Trump's order dents climate change fight

President of the United States Donald Trump has set the clock back in the efforts to fight climate change by dismantling, through an executive order, most of former President Barack Obama’s clean energy initiative. Trump’s steps to reverse Obama’s policies began soon after he took over. He first announced a decision to roll back fuel efficiency standards for cars and trucks and then slashed the budget for climate-related scientific research. Last week, he annulled the most important element in Obama’s strategy which aimed at shutting down hundreds of old coal-fired power plants and making it difficult to start new ones. He also sent a populist message to coal workers and the coal industry that they will have happy days again. It was a part of his campaign promise and he has stuck to his view that the idea of climate change is a fraud and is the world’s, specifically China’s, conspiracy against the US.

The impact of Trump’s decisions will go beyond the US because America is the biggest emitter of carbon dioxide per capita and the second biggest emitter in terms of volume. No effort to fight climate change will be effective without cooperation from and supporting action in the US. The Obama plan had aimed to cut emissions from coal plants by 32% over 2005 levels by 2030. Many coal companies have stopped working and 50 of them have filed for bankruptcies since 2012. But it is unlikely that their fortunes will turn around because of Trump’s action. It is almost impossible to revive the coal industry because natural gas is cheaper. Other energy sources like wind and solar power have become competitive in costs and they have tripled their output in the last 10 years. Public sentiment, too, is in favour of cleaner energy.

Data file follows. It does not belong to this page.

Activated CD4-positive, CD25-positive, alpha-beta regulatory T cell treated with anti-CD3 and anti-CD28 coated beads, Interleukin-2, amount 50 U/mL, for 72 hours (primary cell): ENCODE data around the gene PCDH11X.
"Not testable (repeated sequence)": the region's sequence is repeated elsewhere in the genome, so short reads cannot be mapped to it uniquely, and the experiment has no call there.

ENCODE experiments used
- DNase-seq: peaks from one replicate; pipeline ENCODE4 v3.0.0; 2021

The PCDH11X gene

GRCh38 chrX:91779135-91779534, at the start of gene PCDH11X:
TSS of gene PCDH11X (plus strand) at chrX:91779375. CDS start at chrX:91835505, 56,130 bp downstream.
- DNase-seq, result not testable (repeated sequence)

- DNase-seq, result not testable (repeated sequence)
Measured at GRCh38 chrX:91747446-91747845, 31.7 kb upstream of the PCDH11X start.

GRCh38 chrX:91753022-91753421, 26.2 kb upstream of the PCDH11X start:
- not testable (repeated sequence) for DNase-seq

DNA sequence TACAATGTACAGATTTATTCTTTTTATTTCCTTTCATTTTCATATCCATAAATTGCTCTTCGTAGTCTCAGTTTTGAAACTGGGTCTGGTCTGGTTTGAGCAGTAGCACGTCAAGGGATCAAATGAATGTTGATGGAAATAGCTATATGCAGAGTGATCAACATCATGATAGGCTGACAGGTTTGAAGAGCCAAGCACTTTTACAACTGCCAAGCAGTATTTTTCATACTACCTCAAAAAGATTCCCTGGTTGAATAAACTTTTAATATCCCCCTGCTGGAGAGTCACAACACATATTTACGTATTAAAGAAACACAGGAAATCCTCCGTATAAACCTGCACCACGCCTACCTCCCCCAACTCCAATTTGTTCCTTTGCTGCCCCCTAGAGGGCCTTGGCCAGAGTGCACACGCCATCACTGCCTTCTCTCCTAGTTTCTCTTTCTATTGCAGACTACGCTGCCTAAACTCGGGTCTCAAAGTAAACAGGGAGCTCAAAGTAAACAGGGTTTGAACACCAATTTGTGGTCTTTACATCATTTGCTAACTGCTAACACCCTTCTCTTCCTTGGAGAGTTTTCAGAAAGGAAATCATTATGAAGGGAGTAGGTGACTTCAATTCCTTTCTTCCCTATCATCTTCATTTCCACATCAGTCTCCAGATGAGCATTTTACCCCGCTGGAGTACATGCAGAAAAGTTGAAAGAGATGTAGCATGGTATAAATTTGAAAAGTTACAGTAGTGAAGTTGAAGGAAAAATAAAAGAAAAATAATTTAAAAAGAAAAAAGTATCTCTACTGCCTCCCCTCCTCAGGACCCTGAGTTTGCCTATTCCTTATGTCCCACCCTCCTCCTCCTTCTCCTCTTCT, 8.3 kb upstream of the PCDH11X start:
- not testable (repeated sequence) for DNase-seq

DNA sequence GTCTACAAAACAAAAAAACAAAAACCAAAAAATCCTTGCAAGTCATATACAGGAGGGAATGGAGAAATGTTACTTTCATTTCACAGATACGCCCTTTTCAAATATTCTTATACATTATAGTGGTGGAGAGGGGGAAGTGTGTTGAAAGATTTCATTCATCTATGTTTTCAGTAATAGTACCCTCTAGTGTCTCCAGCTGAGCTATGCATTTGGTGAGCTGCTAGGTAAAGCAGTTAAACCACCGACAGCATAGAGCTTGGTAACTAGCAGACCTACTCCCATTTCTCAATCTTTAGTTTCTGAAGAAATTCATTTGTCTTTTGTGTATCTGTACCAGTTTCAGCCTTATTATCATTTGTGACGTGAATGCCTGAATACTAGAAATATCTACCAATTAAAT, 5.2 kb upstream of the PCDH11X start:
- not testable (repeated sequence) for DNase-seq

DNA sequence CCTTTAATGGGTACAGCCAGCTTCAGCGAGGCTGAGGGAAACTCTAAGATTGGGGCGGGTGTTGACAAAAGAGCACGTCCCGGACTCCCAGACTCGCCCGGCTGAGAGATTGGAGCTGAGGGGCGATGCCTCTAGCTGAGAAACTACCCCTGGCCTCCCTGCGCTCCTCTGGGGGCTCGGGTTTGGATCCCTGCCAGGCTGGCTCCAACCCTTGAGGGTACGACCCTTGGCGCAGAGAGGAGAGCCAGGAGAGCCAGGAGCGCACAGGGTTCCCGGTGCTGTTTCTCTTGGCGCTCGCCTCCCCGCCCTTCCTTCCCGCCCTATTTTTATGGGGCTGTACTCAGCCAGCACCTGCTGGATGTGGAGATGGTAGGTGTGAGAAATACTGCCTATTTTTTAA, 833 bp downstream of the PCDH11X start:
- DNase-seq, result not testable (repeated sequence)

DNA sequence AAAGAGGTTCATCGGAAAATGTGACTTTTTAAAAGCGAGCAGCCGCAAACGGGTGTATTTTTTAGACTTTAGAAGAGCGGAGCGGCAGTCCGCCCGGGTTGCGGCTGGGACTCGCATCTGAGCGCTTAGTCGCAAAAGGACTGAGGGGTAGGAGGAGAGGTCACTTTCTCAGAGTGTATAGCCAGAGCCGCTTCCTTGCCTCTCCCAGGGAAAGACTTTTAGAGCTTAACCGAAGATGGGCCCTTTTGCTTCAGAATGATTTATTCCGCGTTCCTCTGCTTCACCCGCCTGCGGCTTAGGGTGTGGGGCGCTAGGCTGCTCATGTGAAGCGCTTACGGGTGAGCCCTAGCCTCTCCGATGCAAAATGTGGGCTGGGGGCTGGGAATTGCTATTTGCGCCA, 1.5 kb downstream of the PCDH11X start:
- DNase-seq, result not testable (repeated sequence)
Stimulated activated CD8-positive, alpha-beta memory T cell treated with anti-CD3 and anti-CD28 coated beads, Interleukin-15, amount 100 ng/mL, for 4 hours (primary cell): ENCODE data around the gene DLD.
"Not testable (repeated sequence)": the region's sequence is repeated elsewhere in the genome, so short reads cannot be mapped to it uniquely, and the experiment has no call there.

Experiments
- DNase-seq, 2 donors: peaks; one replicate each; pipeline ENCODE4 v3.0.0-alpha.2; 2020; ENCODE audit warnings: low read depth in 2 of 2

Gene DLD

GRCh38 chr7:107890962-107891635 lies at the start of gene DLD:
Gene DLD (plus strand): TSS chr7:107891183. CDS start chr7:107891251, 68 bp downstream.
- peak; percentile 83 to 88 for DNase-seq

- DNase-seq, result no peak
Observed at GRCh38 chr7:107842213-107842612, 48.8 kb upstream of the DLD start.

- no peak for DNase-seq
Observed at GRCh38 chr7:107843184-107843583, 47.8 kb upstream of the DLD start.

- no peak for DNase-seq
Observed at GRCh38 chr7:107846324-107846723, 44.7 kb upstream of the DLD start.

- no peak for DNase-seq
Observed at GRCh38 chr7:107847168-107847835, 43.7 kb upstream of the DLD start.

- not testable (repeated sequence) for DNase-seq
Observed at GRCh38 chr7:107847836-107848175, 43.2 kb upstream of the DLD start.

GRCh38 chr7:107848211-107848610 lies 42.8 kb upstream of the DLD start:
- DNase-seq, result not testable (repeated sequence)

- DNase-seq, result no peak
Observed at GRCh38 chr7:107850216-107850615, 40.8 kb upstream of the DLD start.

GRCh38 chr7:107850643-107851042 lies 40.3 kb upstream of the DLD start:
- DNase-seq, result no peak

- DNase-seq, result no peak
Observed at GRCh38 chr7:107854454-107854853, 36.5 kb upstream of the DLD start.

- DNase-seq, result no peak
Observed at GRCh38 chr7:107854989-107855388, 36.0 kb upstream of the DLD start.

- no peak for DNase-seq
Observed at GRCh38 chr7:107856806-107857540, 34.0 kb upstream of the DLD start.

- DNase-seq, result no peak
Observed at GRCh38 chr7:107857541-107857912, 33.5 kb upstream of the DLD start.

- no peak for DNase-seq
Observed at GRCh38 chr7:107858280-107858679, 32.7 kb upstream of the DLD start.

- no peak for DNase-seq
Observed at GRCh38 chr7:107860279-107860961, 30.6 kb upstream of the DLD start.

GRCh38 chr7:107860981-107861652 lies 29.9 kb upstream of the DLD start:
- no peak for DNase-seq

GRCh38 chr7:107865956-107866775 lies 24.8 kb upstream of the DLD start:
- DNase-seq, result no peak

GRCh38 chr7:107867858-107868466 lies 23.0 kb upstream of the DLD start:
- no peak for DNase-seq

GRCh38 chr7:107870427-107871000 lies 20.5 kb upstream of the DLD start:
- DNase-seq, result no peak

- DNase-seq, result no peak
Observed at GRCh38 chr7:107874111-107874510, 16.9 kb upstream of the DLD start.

But the message sent out by Trump’s order is negative and discouraging for the world. There are doubts whether the US would withdraw from the landmark Paris agreement of 2015 in which Obama had played a major role. This may be unlikely because of various reasons, including differences in the Trump administration over the matter. But Trump’s move has, in effect, rejected the Paris agreement and cost the US its role as the global leader on climate change issues. There is widespread opposition to Trump’s decision in the US. One encouraging sign is that a number of progressive and informed states and cities may ignore Trump’s orders and go ahead with their plans to reduce greenhouse gas emissions. Other counties should also stick to the goals they had set for themselves under the Paris agreement.
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